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On The 3-Year Anniversary Of Michael Brown’s Death, How Far Have We Come?


So much has changed since that terrible day, yet so much has remained the same.

Three years later, on the anniversary of Michael Brown’s inexcusable death at the hands of police in Ferguson, Missouri, it is challenging to contemplate the United States of 2017. So much has changed since that terrible day, yet so much has remained the same. Michael Brown’s death sparked genuine conversations about race relations throughout the country, yet America still has such a long way to go.

Three minutes. One hundred and eighty seconds. That’s how long it took – from the moment Officer Darren Wilson arrived at the scene until the fatal bullet was discharged – for Michael Brown’s life to be taken. In the flash of a gun muzzle, Michael joined the list of too many black men senselessly killed by law enforcement, simply because of the color of their skin.

Clearly, the relationship between law enforcement and African-Americans is broken, with the system built to oppress the black citizens of our nation. We have seen time and again that our nation’s fundamental promise has a caveat: liberty and justice for all — as long as you are white.

Michael Brown’s death sparked genuine conversations about race, yet America still has such a long way to go.

From start to finish, the law enforcement system is predisposed against African-Americans. Blacks are more likely to be stopped, searched and targeted for unprovoked force than their white counterparts.

Unfortunately, we can no longer look to the highest ranks of our government for even a glimmer of hope to heal this chasm. It is hard to make progress when our ostensible leader continues to perpetuate, even encourage, a flawed system. We looked on in horror when President Donald Trump advised an audience of law enforcement officers – “joking,” the White House claims – that they need not be gentle with suspects in custody. The rough handling of suspect detainees like Trump jokes about is the reason Freddie Gray is dead. This astonishing arrogance surrounding our law enforcement breeds a culture of violence.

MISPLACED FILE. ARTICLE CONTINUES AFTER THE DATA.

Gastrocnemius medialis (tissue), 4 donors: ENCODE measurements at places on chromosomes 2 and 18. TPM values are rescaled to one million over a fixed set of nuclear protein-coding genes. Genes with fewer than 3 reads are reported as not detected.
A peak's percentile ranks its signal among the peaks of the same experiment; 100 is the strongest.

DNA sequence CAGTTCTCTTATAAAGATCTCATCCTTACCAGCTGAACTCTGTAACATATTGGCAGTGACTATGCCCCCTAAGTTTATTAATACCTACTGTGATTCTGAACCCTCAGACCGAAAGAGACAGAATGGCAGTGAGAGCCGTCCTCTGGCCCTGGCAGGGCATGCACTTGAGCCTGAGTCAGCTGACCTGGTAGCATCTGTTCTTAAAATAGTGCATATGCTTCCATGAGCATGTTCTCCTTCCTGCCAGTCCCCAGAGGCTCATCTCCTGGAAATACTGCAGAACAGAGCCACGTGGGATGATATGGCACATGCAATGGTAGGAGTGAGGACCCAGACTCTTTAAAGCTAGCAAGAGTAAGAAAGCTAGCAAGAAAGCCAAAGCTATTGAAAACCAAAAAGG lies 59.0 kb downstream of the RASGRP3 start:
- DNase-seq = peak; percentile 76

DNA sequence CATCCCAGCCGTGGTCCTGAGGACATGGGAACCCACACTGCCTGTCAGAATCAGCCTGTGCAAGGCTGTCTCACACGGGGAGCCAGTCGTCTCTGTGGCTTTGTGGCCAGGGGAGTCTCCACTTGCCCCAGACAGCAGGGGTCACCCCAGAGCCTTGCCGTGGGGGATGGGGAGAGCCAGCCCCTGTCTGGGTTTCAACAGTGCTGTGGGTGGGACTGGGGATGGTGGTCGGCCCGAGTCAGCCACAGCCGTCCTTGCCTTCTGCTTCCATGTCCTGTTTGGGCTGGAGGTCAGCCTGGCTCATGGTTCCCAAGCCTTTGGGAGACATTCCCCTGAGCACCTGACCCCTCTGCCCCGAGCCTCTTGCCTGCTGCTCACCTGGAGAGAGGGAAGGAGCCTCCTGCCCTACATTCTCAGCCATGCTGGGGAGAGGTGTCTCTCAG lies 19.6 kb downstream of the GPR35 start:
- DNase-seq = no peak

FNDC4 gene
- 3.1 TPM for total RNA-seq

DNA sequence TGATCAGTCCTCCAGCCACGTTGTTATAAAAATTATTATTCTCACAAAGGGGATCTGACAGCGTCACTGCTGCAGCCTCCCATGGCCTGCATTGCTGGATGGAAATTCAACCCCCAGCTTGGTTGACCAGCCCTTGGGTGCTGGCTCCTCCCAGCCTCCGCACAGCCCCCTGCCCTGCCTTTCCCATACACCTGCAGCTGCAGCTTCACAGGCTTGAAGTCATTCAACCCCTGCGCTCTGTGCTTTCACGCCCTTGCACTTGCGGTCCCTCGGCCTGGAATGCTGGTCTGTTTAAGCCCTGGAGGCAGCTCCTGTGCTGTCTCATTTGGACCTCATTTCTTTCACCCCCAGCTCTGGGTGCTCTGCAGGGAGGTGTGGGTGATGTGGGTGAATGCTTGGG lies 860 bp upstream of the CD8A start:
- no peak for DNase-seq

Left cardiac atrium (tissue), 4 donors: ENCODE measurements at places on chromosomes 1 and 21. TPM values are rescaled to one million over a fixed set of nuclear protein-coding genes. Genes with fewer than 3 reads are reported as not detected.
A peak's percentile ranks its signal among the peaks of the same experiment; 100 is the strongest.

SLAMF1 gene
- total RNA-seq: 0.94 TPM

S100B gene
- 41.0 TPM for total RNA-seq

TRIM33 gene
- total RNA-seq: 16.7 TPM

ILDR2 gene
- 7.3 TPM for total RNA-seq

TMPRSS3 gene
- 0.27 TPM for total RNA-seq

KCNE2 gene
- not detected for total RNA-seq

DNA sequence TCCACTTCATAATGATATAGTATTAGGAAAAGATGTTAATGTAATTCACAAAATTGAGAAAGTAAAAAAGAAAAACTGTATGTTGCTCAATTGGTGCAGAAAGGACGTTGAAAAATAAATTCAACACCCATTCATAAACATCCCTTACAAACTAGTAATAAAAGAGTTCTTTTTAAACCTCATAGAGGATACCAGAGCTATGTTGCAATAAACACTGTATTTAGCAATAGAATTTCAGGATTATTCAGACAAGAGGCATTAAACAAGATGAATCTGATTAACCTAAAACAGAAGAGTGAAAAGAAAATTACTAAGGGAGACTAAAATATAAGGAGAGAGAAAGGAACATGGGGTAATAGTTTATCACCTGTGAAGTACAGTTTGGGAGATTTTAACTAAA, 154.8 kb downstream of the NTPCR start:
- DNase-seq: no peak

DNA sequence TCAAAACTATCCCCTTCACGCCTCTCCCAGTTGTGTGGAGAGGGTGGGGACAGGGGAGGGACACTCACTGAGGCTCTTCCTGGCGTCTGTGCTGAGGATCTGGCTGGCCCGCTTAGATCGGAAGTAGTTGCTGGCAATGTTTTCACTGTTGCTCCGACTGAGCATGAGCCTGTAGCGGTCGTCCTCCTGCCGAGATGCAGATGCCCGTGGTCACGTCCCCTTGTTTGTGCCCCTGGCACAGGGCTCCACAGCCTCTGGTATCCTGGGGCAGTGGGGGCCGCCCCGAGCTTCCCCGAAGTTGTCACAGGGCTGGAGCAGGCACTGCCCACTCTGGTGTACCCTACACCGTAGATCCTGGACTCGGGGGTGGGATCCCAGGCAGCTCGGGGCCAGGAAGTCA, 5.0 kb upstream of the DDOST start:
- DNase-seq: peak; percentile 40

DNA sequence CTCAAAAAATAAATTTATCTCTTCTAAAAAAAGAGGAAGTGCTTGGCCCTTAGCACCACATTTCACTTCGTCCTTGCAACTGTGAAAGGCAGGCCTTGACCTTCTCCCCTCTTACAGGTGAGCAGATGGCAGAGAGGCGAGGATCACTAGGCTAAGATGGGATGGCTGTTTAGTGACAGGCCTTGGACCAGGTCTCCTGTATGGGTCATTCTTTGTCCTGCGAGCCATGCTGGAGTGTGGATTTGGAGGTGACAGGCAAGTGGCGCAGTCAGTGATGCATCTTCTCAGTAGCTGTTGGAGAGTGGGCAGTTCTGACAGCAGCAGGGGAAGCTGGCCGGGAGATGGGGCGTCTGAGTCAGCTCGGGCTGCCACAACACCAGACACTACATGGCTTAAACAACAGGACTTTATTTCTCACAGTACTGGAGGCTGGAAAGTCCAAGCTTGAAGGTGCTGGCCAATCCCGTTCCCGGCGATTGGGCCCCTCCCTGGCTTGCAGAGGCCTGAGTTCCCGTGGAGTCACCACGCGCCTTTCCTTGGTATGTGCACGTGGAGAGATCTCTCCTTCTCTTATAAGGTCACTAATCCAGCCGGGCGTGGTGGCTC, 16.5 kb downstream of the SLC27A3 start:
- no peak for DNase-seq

Nationally, the rash of highly publicized incidents has not changed anything. The number of deaths at the hands of police officers so far this year almost exactly mirrors that of the previous two years, with 492 people being fatally shot by police at the midpoint of the year. That’s more than two officer-involved fatalities per day, and black men are the victims at more than double their share of the population – over a quarter of the deathsdespite representing only 12 percent of the U.S. population.

Despite what happened to Michael Brown, and the unrelenting litany of black men being killed by police in the three years since then, I remain hopeful. To be sure, this is not easy. But Michael’s hometown, of all places, gives me reason to believe all is not lost.

Michael’s hometown, of all places, gives me reason to believe all is not lost. Maybe Michael’s death was not entirely in vain.

Maybe, just maybe, Michael’s death was not entirely in vain. In response to the death of one of their own, Ferguson has shown a beautiful resilience. The city could have crumbled under the weight of another dead black man. Instead, hope has flourished.

Ferguson’s first black police chief, Delrish Moss, has taken charge and been making change. The police force now has a more representative makeup of minority officers, each officer is equipped with a body camera, and the number  of African-American drivers stopped by officers has declined.

The Black Lives Matter movement was driven by this horrific event to become a real movement with concrete goals and an agenda to inspire change.

Like a phoenix from the ashes, the site where Michael died has been reborn into the Ferguson Community Empowerment Center, a facility that will provide job training and placement services for African-Americans in Ferguson. Michael was murdered a mere two days before he would have begun a similar college vocational program, but now young black men will receive the tools to succeed, with a community revitalized by waves of change standing behind them in support.

It starts at home. We cannot expect to see change at a national level without individuals, communities and law enforcement taking a critical look at themselves and starting a real conversation about race in their everyday lives and in America. Ferguson stands strong as an example of how a city’s fight or flight instinct can motivate change. Other cities must band together to make America take note.

So here we are, three years later. On one hand, our nation’s first African-American president has been replaced by Donald Trump. On the other, the location of Michael Brown’s last moments on earth has given rise to a community center. We truly stand at a crossroads, and so we must ask:

Which way, America?


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